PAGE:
AI and drone technology equal a power pack industry

AI and drone technology equal a power pack industry

Artificial intelligence is making drone technology more ingenious and adaptive. With AI’s assistance, it plots a way to building fully autonomous drones in the near future.

Apart from the various uses of drone technology in a workplace, they’re also used to support audits by measuring stockpiles, verifying already completed measurements, and even in construction and mining areas. In places where humans can end up in danger or face risks that would directly influence their health and safety, drones have made this task a lot easier. They’ve also helped replace heavy-duty machinery used to perform land surveys and analysis in the construction or mining sector, dramatically reducing risks. All in all, drones are much safer, efficient, and cost-effective than traditional surveying or operation approaches.

Although drone technology has its multiple uses, the drone workflow of any drone is broken into four stages: permission to fly, capturing, processing, and sharing.

If we consider drones for audits, they’d usually be in a semi-autonomous state, carrying over two out of the four stages, capturing and processing. Capturing usually involves a pilot positioned at a particular site. Although the drone would fly a predetermined route, the pilot would legally have to monitor the drone at all times to ensure a safe flight. The images captured by the drone are later processed into models or stockpiles using several software. This, again, becomes a semi-automated task since it involves a human at all times.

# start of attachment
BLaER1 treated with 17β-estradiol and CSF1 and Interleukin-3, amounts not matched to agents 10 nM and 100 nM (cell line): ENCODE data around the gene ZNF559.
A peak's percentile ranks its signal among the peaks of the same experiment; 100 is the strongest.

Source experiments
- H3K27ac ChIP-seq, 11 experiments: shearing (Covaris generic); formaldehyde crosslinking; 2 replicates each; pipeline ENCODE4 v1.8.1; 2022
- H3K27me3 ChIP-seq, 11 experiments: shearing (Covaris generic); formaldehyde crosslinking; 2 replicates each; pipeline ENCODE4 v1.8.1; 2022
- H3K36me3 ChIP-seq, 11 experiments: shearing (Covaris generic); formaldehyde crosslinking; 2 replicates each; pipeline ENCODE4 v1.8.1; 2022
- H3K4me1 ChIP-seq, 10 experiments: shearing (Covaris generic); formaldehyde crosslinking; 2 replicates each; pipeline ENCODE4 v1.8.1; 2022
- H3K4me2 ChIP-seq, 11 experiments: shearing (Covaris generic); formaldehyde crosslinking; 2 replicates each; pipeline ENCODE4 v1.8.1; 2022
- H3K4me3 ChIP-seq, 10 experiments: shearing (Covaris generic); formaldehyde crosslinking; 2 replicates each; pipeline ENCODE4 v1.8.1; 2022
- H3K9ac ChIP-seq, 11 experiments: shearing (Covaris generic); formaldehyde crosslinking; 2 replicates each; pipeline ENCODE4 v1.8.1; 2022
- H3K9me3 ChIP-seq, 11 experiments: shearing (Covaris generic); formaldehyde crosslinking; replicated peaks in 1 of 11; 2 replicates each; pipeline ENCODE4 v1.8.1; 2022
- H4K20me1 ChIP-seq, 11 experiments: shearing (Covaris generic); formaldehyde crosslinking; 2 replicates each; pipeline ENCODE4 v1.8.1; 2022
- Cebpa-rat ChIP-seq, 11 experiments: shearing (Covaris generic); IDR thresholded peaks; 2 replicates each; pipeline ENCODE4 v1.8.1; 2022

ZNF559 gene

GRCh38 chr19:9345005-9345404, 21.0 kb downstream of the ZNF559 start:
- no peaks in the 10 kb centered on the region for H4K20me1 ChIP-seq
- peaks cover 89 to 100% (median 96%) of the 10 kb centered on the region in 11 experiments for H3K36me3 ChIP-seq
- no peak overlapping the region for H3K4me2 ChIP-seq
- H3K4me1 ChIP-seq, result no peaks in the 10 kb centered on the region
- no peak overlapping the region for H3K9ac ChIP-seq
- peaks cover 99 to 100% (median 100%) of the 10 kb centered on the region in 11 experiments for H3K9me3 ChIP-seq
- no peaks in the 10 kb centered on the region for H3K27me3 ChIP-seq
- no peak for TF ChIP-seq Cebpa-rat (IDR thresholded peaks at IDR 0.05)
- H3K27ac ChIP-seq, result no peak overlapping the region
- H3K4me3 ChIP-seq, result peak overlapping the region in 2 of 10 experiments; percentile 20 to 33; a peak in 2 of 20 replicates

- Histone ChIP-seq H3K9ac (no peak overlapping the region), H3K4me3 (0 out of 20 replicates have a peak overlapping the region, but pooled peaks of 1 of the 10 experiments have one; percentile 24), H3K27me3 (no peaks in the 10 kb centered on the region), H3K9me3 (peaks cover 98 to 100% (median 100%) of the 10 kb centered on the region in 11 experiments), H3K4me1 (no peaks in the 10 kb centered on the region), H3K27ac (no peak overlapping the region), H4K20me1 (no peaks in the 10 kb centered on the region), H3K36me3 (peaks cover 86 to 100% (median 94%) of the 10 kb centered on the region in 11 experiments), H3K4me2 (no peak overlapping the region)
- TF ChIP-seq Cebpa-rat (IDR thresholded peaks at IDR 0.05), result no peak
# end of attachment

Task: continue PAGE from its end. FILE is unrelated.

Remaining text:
In the next five years, these stages will further automate and advance its approach. With the help of computer vision AI, drone data capture and analysis will be better integrated, leading to more secure and efficient processing of data. Computer vision can help deliver an effective sense-and-avoid mechanism. In other words, enabling the drone to map its environment dynamically in 3D can help in safe maneuvering, thereby avoiding crashes.

In terms of human operation, AI and its associated technology allow drones to be operated remotely, providing better speed and quality. This means that the operator can run multiple missions simultaneously from a central command and control site, which could sometimes be located miles away from the mission site.

As we can see how AI and drone technology integrated becomes a power-pack for extensive utilities, it is imperative to keep in mind that both drones and AI exist in a social context. For the advancements to take their full potential, regulations ought to be evolved and revised, and social acceptance will need to build up. If a business must reap the benefits of drone technology, it must respect the regulations put forth ethically.

All of that said, drone technology holds tremendous scope to boom in the market (not like it already isn’t), and even in their semi-automated states, they can be used to deliver significant results to businesses today.

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